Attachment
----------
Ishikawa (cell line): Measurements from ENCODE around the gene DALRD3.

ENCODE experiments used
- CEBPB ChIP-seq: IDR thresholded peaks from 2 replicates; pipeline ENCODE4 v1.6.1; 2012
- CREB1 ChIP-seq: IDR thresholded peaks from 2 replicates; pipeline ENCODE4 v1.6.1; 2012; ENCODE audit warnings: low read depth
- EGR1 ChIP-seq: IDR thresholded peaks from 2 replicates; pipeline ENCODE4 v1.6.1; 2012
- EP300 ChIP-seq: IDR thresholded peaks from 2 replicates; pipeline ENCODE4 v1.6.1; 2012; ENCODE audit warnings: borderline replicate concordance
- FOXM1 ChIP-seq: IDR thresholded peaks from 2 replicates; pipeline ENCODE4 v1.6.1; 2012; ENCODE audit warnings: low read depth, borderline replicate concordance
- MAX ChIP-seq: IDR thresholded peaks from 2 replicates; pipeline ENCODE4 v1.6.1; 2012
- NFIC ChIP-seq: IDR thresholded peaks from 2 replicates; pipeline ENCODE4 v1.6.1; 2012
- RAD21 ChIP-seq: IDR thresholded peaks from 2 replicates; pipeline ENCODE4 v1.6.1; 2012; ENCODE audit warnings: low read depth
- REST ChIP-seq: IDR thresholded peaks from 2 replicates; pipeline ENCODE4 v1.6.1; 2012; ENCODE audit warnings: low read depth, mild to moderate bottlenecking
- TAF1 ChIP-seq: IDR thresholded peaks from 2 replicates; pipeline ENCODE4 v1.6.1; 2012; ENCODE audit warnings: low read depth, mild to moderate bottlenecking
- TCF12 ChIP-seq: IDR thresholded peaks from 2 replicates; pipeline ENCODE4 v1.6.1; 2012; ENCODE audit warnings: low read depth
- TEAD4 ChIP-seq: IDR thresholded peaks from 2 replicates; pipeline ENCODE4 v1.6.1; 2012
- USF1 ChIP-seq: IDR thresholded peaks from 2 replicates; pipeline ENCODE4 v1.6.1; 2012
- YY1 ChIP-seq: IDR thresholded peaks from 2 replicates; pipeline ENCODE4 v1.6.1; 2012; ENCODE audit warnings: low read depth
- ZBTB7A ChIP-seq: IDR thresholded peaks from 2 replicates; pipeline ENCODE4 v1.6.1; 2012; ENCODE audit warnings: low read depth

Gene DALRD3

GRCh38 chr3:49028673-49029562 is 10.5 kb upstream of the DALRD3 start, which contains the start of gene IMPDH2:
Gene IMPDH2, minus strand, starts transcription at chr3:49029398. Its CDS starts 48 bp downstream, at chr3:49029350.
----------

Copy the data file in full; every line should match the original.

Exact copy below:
Ishikawa (cell line): Measurements from ENCODE around the gene DALRD3.

ENCODE experiments used
- CEBPB ChIP-seq: IDR thresholded peaks from 2 replicates; pipeline ENCODE4 v1.6.1; 2012
- CREB1 ChIP-seq: IDR thresholded peaks from 2 replicates; pipeline ENCODE4 v1.6.1; 2012; ENCODE audit warnings: low read depth
- EGR1 ChIP-seq: IDR thresholded peaks from 2 replicates; pipeline ENCODE4 v1.6.1; 2012
- EP300 ChIP-seq: IDR thresholded peaks from 2 replicates; pipeline ENCODE4 v1.6.1; 2012; ENCODE audit warnings: borderline replicate concordance
- FOXM1 ChIP-seq: IDR thresholded peaks from 2 replicates; pipeline ENCODE4 v1.6.1; 2012; ENCODE audit warnings: low read depth, borderline replicate concordance
- MAX ChIP-seq: IDR thresholded peaks from 2 replicates; pipeline ENCODE4 v1.6.1; 2012
- NFIC ChIP-seq: IDR thresholded peaks from 2 replicates; pipeline ENCODE4 v1.6.1; 2012
- RAD21 ChIP-seq: IDR thresholded peaks from 2 replicates; pipeline ENCODE4 v1.6.1; 2012; ENCODE audit warnings: low read depth
- REST ChIP-seq: IDR thresholded peaks from 2 replicates; pipeline ENCODE4 v1.6.1; 2012; ENCODE audit warnings: low read depth, mild to moderate bottlenecking
- TAF1 ChIP-seq: IDR thresholded peaks from 2 replicates; pipeline ENCODE4 v1.6.1; 2012; ENCODE audit warnings: low read depth, mild to moderate bottlenecking
- TCF12 ChIP-seq: IDR thresholded peaks from 2 replicates; pipeline ENCODE4 v1.6.1; 2012; ENCODE audit warnings: low read depth
- TEAD4 ChIP-seq: IDR thresholded peaks from 2 replicates; pipeline ENCODE4 v1.6.1; 2012
- USF1 ChIP-seq: IDR thresholded peaks from 2 replicates; pipeline ENCODE4 v1.6.1; 2012
- YY1 ChIP-seq: IDR thresholded peaks from 2 replicates; pipeline ENCODE4 v1.6.1; 2012; ENCODE audit warnings: low read depth
- ZBTB7A ChIP-seq: IDR thresholded peaks from 2 replicates; pipeline ENCODE4 v1.6.1; 2012; ENCODE audit warnings: low read depth

Gene DALRD3

GRCh38 chr3:49028673-49029562 is 10.5 kb upstream of the DALRD3 start, which contains the start of gene IMPDH2:
Gene IMPDH2, minus strand, starts transcription at chr3:49029398. Its CDS starts 48 bp downstream, at chr3:49029350.